Continental Airlines and one mechanic found guilty in Concorde case
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TEXT OF INTERVIEW
STEVE CHIOTAKIS: A court in France has found Continental Airlines and one of its mechanics guilty of criminal wrongdoing and manslaughter. That stems from the crash of a Concorde supersonic jet in France ten years ago that killed 113 people.
The BBC’s Christian Fraser is with us from Paris with the latest. Hi Christian.
CHRISTIAN FRASER: Good morning.
CHIOTAKIS: Why did the court find the airline, Continental, and one of its mechanics guilty? Why was the airline lumped in with the mechanic?
FRASER: In short, it was found some years ago that a metal stripe that was left by a Continental DC10 on the runway was ultimately responsible for bringing down Concord, and ultimately the idea that Continental shouldn’t have been using titanium to repair its aircraft. It was a banned metal, and it was known within the industry that it did post a problem for aircraft tires.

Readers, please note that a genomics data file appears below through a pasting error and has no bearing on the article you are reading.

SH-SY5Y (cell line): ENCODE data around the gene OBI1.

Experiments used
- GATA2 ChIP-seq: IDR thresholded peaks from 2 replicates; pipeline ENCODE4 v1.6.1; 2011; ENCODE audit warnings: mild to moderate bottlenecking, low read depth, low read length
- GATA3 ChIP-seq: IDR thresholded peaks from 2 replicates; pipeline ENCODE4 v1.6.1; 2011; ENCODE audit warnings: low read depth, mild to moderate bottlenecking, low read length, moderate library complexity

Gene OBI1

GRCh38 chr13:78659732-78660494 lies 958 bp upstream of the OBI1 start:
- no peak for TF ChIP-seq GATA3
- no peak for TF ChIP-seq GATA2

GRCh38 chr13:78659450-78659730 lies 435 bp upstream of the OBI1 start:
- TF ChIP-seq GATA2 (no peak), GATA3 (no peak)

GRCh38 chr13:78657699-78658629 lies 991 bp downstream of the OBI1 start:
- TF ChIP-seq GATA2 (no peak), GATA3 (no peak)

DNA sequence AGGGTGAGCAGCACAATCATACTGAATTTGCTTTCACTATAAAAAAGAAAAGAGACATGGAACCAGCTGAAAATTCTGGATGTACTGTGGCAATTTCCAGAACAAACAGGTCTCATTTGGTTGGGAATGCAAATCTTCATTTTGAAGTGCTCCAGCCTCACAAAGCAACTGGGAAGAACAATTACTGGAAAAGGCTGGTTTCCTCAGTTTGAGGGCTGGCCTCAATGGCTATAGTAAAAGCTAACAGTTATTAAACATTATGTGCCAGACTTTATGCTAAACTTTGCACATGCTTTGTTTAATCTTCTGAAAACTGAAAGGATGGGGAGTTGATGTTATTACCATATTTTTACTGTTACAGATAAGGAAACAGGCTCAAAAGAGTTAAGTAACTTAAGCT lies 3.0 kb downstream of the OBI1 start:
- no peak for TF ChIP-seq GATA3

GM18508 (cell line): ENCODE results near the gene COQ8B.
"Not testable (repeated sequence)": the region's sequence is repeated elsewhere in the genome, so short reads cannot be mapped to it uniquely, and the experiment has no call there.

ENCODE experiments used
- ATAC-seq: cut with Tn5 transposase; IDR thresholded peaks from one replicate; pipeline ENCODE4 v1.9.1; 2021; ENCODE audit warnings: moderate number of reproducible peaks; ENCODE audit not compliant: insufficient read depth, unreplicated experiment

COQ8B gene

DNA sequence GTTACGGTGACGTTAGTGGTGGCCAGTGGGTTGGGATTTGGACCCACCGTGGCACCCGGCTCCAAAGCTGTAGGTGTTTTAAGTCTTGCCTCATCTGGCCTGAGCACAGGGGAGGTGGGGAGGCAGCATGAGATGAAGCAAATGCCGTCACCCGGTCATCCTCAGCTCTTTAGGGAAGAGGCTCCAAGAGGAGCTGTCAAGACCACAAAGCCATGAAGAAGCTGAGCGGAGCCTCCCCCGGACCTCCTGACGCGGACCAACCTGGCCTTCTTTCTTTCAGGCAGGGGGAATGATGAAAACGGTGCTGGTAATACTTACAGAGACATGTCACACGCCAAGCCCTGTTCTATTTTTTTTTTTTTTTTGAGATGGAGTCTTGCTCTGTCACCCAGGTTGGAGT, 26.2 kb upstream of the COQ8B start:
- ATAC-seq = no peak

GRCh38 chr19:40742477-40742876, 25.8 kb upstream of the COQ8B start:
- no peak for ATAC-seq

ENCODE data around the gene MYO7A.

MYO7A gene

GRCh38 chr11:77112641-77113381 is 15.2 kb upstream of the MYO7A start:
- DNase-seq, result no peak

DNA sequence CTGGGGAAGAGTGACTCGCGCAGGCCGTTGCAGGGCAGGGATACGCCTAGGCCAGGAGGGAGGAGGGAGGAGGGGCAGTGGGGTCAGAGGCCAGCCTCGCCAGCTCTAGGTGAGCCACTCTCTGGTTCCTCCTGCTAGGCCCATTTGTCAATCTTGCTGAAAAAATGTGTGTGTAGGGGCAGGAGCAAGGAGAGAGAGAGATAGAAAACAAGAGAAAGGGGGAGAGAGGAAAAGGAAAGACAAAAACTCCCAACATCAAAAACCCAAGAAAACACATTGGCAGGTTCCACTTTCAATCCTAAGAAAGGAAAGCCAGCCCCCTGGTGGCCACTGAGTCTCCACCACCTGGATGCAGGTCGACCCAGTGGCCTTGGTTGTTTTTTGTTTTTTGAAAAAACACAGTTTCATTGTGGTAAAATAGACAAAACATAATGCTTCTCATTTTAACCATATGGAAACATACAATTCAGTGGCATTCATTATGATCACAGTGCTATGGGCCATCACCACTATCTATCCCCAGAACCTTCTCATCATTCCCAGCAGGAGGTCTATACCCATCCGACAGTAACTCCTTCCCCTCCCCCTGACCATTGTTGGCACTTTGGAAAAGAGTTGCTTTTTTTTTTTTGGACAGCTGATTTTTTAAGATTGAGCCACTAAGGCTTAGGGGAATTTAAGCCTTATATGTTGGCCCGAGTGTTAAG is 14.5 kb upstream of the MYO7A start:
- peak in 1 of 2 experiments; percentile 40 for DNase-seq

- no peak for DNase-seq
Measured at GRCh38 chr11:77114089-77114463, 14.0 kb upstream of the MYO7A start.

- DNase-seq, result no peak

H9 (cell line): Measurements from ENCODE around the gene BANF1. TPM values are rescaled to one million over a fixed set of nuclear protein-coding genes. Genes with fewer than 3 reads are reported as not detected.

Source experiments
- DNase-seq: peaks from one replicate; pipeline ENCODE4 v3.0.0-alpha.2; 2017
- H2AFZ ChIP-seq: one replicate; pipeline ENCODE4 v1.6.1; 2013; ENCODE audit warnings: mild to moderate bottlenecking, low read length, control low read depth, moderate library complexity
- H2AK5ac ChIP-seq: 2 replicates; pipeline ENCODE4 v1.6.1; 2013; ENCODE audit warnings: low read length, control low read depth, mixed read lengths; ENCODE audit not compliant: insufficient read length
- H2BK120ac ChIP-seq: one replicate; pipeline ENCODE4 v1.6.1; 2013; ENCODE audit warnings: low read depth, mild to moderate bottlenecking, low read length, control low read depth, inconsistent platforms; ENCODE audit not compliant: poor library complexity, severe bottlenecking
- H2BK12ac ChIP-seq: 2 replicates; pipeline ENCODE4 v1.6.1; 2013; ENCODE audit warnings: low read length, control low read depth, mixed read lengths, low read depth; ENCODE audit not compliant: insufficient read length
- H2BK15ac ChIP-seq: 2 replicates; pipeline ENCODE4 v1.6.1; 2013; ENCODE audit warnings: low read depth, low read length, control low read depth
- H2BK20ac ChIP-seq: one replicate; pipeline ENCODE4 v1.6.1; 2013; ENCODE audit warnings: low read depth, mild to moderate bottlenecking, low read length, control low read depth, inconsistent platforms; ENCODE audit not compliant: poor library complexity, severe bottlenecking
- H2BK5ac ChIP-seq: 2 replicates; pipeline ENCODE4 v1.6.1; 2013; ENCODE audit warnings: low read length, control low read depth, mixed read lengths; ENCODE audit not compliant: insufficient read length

CHIOTAKIS: What’s the reaction been in France, Christian?
FRASER: It’s been a fairly angry and robust response from the defense. They’ve already said they will appeal on Continentals behalf. Olivier Metzner, who is a celebrity lawyer here believes there’s been whitewash. And it’s interesting that three French civil aviation personnel have been acquitted while an American mechanic who worked for Continental has been given a 50-month suspended sentence. This is what Mr. Metzner had to say after the trial.
OLIVIER METZNER: They sought to protect France. To render a decision in the name of patriotism and not the law. This is a move away from the truth, and therefore justice. And we are going to appeal in order to reestablish this truth.
So I think for the families who have been looking for answers for ten years, there will be some satisfaction, but perhaps not entirely satisfactory given that there now will be a long drawn out appeal process.
CHIOTAKIS: Alright the BBC’s Christian Fraser in Paris. Christian thanks.
FRASER: Thank you.
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